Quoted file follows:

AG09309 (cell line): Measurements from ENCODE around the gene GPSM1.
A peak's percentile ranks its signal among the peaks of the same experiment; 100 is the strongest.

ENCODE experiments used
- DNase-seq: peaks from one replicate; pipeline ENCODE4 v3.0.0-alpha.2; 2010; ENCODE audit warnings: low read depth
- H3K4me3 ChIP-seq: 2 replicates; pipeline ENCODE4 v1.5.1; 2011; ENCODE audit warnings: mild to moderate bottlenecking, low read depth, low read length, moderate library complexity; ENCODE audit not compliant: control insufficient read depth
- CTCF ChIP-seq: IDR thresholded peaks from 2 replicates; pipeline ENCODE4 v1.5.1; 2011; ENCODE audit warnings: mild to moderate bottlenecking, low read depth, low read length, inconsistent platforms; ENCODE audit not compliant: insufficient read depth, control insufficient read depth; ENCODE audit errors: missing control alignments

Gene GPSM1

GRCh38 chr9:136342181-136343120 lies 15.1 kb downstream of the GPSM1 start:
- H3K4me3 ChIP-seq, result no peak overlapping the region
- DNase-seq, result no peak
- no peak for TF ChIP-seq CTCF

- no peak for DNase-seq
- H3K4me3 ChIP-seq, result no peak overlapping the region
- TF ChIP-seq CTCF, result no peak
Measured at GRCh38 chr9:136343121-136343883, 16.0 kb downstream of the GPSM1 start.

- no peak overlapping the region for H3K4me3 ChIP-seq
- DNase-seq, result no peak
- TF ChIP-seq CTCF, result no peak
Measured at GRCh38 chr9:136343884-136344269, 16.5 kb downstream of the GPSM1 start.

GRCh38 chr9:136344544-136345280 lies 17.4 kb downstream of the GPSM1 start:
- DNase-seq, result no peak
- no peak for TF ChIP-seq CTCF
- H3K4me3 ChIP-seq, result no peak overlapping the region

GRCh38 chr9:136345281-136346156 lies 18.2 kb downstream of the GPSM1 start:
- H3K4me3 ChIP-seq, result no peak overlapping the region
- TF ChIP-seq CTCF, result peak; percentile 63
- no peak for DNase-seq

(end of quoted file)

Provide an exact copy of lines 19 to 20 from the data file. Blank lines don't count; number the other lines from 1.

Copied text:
Measured at GRCh38 chr9:136343884-136344269, 16.5 kb downstream of the GPSM1 start.

GRCh38 chr9:136344544-136345280 lies 17.4 kb downstream of the GPSM1 start: